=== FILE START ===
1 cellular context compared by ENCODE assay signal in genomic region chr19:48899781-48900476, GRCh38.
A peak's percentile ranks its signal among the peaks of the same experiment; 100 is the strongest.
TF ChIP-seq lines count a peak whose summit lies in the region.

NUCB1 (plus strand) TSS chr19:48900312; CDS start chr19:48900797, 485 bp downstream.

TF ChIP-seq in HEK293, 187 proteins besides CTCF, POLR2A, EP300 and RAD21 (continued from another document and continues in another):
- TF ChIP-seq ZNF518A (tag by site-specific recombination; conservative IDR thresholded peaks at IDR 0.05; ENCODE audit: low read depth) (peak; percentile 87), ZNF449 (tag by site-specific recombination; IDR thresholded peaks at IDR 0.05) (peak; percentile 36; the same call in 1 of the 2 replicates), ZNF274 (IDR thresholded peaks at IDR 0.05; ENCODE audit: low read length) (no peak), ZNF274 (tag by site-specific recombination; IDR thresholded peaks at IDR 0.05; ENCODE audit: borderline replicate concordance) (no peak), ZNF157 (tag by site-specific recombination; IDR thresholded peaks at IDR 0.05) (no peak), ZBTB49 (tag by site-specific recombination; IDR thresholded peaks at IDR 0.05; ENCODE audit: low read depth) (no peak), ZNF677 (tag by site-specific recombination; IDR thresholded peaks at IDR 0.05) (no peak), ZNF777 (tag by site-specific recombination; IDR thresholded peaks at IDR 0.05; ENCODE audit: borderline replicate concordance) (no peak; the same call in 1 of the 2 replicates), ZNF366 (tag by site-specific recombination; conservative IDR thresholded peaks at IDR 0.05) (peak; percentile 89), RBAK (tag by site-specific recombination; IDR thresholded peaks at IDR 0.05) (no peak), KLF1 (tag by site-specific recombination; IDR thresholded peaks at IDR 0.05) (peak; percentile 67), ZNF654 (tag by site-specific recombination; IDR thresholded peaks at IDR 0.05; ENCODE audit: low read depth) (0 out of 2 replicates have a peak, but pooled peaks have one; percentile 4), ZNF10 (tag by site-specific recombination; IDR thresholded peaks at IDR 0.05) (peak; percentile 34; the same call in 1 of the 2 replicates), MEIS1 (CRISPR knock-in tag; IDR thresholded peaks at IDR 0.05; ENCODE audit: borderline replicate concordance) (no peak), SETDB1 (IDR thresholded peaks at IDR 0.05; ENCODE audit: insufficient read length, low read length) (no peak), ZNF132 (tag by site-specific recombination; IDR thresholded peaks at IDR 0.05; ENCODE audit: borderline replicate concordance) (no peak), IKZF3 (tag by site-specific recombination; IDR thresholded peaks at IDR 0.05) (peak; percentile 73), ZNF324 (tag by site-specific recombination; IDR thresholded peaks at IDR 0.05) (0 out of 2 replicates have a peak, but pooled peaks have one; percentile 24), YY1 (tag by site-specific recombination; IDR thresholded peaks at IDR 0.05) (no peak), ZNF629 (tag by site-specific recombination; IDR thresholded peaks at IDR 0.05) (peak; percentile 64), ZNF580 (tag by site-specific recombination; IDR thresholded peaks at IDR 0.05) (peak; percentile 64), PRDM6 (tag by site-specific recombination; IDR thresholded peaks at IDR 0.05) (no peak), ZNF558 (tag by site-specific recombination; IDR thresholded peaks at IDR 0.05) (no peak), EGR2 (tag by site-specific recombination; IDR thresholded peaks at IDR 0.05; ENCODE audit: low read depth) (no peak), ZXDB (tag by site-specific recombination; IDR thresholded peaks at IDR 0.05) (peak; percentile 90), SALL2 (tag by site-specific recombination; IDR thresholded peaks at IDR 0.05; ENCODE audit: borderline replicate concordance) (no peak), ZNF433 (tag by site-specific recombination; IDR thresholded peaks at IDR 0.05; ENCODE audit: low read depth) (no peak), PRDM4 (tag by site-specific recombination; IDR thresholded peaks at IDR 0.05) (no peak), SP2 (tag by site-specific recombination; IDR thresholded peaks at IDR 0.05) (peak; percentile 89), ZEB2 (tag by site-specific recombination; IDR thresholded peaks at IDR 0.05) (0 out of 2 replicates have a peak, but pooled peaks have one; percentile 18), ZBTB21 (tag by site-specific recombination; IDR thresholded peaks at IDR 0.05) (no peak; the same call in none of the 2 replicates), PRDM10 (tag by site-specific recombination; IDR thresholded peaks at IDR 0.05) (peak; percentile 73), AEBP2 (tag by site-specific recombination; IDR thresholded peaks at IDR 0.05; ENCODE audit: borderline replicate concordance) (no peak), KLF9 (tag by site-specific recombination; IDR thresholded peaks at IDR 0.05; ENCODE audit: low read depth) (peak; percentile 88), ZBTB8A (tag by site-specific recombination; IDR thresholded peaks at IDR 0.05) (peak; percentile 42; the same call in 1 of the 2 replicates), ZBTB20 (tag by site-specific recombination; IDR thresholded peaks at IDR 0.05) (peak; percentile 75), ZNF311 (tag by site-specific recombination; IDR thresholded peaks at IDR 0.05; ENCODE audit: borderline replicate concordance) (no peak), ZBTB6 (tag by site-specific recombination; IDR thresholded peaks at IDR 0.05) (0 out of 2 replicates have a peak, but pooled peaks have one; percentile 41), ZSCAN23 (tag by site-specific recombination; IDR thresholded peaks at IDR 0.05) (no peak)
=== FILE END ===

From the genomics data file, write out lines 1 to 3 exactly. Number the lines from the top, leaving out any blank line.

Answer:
1 cellular context compared by ENCODE assay signal in genomic region chr19:48899781-48900476, GRCh38.
A peak's percentile ranks its signal among the peaks of the same experiment; 100 is the strongest.
TF ChIP-seq lines count a peak whose summit lies in the region.